#MyVoiceMatters: Make my voice heard

To celebrate Children’s Mental Health Week, we have been sharing what our Young Mental Health Ambassadors feel represents the theme ‘My Voice Matters’ to them. Zoe speaks about having her voice heard about mental health and chronic illness.

Countless times have I felt as though no one was listening to me, or considering the impact certain aspects of life were having on my mental health. Particularly as a teenager, when I had no explanation or diagnosis, I was desperate to make my voice heard and find a way to improve my wellbeing.

As soon as I managed to get the support I needed and saw an incline in my mental health, this desperation turned into a desire to share my story and show other young people that there is a light at the end of the tunnel. There are people that will listen, and there are people that will be there to support us. Of course, people may not exactly relate to what we’re going through and they may not fully understand, but there are good people in the world that truly want to help because they do understand how important mental health is.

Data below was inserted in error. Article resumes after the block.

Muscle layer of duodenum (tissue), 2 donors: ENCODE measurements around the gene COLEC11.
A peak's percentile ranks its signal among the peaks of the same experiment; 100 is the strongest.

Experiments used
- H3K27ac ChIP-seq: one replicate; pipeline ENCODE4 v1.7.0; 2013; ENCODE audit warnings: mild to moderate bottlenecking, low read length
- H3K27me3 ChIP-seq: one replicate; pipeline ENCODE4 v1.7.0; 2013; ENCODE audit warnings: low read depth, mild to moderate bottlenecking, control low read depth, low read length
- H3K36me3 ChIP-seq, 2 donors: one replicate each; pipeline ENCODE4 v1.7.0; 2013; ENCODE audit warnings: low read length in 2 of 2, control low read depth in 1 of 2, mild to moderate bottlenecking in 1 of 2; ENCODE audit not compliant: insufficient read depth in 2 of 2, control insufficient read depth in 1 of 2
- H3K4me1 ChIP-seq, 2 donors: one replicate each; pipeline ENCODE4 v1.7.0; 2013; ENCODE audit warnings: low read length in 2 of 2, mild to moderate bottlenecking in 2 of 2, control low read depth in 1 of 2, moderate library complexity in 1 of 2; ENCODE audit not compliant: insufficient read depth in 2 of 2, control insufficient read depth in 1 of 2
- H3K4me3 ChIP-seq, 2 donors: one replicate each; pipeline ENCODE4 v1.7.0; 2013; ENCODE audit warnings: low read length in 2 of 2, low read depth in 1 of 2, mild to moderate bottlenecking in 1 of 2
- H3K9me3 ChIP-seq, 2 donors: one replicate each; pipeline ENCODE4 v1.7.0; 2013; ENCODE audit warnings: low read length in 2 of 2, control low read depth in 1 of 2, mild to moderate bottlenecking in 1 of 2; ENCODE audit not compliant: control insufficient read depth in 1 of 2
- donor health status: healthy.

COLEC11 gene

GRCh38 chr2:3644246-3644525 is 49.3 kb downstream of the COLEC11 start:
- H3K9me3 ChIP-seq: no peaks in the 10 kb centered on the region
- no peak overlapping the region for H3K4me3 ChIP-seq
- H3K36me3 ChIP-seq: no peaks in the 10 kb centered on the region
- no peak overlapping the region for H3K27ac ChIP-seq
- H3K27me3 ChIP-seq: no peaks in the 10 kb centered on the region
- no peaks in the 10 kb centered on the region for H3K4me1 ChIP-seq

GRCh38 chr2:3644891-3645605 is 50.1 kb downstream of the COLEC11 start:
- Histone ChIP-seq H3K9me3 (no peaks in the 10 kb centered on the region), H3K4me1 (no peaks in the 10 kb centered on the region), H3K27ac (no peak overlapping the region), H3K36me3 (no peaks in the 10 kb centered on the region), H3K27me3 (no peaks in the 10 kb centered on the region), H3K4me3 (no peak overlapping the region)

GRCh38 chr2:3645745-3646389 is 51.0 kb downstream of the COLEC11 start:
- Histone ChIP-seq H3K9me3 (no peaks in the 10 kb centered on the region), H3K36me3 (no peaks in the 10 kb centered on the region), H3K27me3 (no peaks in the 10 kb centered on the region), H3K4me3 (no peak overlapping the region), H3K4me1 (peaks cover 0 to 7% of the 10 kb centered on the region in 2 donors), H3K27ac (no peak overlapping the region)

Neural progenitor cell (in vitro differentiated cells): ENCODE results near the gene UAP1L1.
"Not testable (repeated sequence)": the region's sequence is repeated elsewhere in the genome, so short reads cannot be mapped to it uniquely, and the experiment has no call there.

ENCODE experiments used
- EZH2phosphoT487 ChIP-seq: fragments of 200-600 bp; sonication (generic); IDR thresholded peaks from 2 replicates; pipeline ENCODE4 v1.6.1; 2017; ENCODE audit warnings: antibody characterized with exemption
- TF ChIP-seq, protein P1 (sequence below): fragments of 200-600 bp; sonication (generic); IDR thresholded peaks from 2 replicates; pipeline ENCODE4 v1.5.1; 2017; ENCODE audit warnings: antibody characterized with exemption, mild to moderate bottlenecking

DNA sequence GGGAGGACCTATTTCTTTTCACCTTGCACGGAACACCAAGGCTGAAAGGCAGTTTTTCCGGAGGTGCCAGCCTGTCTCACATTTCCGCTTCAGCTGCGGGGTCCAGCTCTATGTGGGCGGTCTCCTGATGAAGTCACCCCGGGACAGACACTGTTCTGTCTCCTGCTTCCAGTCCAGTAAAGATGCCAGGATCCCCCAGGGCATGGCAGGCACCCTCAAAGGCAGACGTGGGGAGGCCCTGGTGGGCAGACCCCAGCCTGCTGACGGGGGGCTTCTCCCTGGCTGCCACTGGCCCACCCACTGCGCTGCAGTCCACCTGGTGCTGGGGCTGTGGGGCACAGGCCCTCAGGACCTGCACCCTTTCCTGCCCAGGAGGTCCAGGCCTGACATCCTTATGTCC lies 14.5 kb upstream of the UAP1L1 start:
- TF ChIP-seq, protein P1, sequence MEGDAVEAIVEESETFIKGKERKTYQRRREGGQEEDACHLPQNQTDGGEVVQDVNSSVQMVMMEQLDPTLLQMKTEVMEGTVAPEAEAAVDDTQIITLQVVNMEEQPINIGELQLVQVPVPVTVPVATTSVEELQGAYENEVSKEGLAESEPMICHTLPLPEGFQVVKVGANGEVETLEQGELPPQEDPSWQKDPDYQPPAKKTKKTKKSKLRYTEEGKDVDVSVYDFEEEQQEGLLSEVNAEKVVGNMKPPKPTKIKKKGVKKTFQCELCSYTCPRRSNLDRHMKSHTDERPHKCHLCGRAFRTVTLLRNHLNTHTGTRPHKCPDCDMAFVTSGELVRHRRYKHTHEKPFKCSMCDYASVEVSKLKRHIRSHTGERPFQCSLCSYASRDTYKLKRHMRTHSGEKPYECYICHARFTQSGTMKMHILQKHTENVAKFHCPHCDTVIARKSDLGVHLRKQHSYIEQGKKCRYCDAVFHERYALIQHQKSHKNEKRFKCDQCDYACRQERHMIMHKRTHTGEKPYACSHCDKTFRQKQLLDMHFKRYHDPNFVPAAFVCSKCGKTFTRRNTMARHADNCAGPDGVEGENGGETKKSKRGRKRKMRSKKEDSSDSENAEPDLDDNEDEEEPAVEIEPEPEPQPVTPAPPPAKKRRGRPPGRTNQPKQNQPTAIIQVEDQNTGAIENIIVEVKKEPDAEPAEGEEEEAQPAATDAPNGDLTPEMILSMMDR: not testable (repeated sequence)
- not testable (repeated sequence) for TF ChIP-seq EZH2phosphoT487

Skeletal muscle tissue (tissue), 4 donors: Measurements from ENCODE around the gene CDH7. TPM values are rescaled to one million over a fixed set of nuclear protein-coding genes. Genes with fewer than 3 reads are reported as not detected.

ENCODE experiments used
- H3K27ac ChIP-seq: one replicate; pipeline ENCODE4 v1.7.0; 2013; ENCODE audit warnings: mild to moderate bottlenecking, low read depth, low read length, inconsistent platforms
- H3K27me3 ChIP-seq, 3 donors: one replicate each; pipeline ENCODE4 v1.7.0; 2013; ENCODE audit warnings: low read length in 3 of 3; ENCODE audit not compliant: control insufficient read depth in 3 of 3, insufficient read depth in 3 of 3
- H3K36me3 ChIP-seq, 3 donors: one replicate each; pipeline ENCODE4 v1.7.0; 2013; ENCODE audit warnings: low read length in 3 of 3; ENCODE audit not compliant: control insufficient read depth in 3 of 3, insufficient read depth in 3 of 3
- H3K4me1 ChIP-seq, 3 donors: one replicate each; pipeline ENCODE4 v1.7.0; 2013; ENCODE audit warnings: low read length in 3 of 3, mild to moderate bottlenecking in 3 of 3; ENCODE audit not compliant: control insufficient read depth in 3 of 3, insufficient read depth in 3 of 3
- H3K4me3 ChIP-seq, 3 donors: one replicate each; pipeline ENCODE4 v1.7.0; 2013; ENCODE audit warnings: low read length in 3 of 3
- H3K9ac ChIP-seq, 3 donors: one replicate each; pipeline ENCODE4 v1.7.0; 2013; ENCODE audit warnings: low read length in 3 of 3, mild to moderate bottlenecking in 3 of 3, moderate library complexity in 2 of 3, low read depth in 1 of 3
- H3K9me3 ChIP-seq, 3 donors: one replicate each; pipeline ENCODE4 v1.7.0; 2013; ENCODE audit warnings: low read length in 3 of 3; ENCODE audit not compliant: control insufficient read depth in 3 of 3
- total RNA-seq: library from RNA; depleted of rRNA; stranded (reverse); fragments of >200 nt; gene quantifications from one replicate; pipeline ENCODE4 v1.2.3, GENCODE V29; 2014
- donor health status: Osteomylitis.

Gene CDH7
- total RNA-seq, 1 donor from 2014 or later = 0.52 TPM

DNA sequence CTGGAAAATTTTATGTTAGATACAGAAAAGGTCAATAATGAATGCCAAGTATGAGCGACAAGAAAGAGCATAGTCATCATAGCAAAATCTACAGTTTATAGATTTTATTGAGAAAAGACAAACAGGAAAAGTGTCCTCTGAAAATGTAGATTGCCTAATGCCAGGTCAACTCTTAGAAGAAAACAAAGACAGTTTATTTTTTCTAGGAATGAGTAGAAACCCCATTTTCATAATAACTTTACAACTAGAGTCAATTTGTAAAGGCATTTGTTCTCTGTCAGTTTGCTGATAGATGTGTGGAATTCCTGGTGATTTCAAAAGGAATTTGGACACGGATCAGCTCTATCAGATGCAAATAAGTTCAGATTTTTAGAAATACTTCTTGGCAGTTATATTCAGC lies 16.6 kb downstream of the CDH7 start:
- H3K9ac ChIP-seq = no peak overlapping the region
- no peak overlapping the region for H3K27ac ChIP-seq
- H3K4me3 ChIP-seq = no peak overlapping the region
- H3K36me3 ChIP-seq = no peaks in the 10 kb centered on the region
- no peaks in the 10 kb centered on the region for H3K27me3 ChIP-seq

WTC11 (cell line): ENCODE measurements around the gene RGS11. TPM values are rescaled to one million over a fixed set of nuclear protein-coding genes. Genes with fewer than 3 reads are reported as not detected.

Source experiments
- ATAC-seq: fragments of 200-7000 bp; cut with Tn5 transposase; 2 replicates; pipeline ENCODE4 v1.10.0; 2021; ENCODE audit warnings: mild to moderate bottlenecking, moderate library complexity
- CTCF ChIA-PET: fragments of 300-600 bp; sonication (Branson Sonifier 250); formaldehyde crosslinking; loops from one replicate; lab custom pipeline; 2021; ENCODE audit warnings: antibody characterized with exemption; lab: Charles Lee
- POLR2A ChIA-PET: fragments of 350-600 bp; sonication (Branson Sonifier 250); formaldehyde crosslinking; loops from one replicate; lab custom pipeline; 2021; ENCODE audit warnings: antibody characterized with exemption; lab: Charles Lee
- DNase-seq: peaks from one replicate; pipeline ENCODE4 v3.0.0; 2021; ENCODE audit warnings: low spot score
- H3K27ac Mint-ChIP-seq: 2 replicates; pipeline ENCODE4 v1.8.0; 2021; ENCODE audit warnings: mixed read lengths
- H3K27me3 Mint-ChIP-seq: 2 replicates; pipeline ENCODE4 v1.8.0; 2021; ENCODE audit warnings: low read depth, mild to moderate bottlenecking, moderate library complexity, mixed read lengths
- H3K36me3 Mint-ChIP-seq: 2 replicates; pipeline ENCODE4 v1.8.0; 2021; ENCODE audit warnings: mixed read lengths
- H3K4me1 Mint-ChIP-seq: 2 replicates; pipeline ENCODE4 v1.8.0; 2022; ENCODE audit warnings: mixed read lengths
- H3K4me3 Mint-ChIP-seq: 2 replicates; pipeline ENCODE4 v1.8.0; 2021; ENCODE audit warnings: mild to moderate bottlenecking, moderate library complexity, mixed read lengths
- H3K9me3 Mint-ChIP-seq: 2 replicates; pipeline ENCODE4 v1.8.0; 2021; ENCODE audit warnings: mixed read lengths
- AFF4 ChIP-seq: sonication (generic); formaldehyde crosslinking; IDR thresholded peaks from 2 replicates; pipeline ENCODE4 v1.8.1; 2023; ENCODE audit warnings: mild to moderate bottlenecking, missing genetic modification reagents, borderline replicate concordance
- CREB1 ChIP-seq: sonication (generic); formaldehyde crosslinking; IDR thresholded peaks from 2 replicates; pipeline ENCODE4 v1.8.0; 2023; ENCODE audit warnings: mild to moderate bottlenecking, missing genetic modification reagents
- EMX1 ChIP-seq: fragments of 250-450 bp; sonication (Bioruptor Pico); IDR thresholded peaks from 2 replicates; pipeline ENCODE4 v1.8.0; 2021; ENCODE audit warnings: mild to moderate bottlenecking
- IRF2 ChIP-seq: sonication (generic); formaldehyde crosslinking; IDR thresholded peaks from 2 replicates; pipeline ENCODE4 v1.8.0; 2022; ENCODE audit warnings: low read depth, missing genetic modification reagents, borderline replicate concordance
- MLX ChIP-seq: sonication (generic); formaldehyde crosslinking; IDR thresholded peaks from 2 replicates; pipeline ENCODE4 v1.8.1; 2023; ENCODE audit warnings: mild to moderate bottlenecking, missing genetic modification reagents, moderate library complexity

Each individual’s lived experience with mental health is vastly different, which makes it even more important that every one of them is heard.

Unfortunately, I was diagnosed with myalgic encephalomyelitis (ME) during the pandemic, which became a bit of an obstacle in my advocacy for mental health and wellbeing. However, being diagnosed with a condition that has been significantly under-researched and wrongly understood for decades has shone a light for me on the fact that so many mental illnesses are also under-researched and there is a huge stigma that still exists.

As daunting as it may be, the more freely we talk about mental health, the more we can tackle this stigma, and give others the courage to make sure their voices are also heard.